Overview: In addition to payroll withholdings that are required by law, such as income and employment taxes, and for amounts ordered to be withheld for child support, federal tax levies and various types of creditor garnishments, employees often voluntarily choose to have their employer make certain pay deductions on their behalf. These typically include deductions for:
Voluntary deductions are primarily governed by state laws that specify the types of deductions that are permitted and prohibited, as well as the circumstances under which they may be made. Employers need to be familiar with these commonly requested deductions and the various federal and state laws and rules that apply to them.
Wage assignments. An employee may ask an employer to deduct some specified amount of his or her pay and remit it to a creditor to guarantee repayment of a debt. If the employee does not pay the debt, the creditor can recoup the amount owed from the employee's wages as agreed in the wage assignment without the need for court intervention. Many states regulate the maximum amount that can be assigned, what constitutes a valid assignment, priorities of multiple assignments, small loans, and notice requirements.
Union dues. Some collective bargaining agreements give employees the option of paying union dues by payroll deduction or some other voluntary method. This option, known as dues check-off, is permitted under the Labor Management Relations Act provided the amounts withheld by the employer through payroll deduction are applied only to union dues, initiation fees and assessments.
US Savings Bonds. Employees may ask their employer to make deductions from their pay to purchase electronic (not paper) US Savings Bonds in order to take advantage of tax savings. Employees do not pay federal income tax on the accumulated interest until the bonds are redeemed and state or local income taxes do not apply.
Charitable donations. When employees voluntarily donate to selected charities through payroll deduction they can claim a personal income tax deduction for the amounts. Employees donating $250 or more must comply with certain Internal Revenue Service substantiation requirements in order to claim the tax deduction.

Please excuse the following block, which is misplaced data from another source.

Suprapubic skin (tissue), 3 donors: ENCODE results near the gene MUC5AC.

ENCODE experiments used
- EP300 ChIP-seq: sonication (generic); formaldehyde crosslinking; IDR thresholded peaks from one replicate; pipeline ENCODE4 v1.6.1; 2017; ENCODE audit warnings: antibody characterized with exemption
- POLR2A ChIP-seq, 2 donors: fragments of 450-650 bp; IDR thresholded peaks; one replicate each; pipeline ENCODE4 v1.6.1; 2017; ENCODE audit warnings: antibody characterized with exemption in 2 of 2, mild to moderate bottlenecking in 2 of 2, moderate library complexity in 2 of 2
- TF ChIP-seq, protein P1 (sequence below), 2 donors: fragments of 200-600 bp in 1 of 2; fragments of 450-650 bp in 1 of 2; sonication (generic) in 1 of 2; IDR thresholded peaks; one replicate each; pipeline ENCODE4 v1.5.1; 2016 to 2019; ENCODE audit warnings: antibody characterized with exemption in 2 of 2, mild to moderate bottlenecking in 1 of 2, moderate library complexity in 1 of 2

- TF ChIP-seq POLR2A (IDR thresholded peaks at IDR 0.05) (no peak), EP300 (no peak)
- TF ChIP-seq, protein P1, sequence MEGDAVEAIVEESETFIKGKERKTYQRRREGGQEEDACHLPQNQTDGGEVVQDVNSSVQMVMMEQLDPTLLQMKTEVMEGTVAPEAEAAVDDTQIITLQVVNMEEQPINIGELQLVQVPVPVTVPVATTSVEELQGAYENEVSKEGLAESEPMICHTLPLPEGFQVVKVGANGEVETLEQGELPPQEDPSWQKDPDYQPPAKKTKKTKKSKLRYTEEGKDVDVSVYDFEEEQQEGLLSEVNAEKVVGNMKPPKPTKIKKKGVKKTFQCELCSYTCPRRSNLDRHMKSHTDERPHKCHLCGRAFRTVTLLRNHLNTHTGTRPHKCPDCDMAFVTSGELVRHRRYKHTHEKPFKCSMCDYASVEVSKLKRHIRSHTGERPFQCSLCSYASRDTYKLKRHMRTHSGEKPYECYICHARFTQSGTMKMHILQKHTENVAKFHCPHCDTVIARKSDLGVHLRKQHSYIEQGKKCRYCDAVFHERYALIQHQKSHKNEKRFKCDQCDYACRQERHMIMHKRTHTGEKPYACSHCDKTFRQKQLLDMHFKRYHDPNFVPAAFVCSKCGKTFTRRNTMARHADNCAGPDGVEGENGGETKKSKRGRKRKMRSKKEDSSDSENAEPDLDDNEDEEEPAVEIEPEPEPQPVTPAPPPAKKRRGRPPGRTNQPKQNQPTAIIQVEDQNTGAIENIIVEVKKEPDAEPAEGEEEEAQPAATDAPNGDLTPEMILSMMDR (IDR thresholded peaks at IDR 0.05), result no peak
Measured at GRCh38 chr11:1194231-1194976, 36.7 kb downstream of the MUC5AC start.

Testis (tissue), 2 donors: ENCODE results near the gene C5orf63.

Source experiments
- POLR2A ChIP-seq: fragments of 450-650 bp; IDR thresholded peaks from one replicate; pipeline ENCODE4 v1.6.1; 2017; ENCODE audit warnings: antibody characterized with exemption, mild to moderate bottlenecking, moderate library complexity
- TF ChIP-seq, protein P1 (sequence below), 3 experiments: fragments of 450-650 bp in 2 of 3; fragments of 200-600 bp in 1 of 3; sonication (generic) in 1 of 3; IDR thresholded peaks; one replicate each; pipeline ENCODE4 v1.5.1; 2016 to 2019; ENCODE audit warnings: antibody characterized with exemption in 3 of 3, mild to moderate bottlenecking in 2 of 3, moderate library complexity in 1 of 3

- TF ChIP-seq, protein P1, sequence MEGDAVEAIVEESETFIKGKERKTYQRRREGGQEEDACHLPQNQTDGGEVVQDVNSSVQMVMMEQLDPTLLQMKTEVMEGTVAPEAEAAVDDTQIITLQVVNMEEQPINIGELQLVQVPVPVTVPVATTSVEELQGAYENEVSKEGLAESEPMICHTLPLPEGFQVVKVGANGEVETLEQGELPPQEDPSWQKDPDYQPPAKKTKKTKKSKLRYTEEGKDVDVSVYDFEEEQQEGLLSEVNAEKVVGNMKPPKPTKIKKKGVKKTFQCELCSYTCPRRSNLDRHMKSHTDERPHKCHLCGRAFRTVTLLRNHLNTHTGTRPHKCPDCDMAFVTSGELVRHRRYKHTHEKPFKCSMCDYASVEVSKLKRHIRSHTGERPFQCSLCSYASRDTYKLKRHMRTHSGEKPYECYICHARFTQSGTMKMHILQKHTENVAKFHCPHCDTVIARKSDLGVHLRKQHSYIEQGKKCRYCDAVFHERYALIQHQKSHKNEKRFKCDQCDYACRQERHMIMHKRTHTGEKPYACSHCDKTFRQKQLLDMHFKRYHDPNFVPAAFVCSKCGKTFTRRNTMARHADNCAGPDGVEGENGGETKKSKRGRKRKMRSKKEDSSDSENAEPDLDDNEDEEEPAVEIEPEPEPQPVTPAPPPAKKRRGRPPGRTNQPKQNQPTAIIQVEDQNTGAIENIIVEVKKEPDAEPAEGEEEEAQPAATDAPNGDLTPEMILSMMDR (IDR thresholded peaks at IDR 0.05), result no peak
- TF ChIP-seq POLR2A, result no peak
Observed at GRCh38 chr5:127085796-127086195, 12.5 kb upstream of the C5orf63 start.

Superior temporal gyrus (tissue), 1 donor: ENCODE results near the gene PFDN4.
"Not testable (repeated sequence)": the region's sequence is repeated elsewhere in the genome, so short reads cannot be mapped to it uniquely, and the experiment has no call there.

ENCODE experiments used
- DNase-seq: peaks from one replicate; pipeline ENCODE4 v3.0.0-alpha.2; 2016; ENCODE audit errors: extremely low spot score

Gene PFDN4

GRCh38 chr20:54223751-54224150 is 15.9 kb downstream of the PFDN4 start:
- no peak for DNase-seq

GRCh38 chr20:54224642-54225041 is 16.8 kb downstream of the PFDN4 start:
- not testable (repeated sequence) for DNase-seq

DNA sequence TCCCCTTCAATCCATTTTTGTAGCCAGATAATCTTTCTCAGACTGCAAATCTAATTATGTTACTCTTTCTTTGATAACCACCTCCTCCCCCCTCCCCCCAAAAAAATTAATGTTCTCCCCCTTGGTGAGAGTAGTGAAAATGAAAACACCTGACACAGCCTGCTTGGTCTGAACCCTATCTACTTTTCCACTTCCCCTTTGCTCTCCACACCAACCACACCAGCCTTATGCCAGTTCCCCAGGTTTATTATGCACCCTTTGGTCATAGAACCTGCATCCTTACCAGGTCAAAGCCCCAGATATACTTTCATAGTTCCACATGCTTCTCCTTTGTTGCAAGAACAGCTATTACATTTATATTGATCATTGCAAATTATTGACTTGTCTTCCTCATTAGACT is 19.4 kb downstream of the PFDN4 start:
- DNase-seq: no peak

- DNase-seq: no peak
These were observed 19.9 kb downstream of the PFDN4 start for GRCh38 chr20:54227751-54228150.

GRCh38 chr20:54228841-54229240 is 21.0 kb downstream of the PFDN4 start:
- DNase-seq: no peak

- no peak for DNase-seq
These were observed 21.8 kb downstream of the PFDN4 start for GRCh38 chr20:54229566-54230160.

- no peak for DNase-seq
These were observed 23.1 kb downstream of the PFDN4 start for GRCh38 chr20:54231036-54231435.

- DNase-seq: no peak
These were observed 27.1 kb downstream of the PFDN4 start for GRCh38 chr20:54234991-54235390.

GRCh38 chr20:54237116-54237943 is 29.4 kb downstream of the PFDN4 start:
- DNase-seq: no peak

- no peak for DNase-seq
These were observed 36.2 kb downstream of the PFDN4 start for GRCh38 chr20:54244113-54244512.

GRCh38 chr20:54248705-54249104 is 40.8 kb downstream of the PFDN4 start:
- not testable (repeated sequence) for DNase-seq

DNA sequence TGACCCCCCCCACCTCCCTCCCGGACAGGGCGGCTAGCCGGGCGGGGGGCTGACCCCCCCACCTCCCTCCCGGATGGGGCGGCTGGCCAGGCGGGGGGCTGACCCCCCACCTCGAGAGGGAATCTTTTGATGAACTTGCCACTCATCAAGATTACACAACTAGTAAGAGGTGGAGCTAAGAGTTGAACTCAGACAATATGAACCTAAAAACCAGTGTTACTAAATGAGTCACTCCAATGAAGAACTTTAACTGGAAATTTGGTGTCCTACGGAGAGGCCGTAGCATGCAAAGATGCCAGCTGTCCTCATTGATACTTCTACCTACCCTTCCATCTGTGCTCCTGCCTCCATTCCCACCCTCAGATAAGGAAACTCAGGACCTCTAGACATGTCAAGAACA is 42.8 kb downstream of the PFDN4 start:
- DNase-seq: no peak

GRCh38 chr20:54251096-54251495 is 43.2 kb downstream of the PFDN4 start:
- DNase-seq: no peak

Author: Rena Pirsos, JD, Legal Editor
Updated to reflect a forthcoming change in child support remittance requirements.
Updated to reflect amended child support withholding noncompliance penalties, effective July 1, 2019.
Updated to include a creditor garnishment exemption for certain disposable earnings, effective July 1, 2019.
Updated to reflect a forthcoming amendment to the creditor garnishment withholding limits.
Updated to reflect a forthcoming increase in the creditor garnishment withholding limits.
Updated to include forthcoming changes regarding creditor garnishment withholding.
Updated to reflect a change in the priority order for satisfying multiple child support orders, effective April 3, 2019.
Updated to reflect amended creditor garnishment order procedures, effective March 22, 2019.
Updated to reflect changed creditor garnishment withholding limits, effective March 8, 2019.
Updated to reflect the lifting of the stay of enforcement regarding the New York City Fair Work Practices ordinances.
An explanation of commonly requested voluntary pay deductions and the various federal and state laws and rules that apply to them.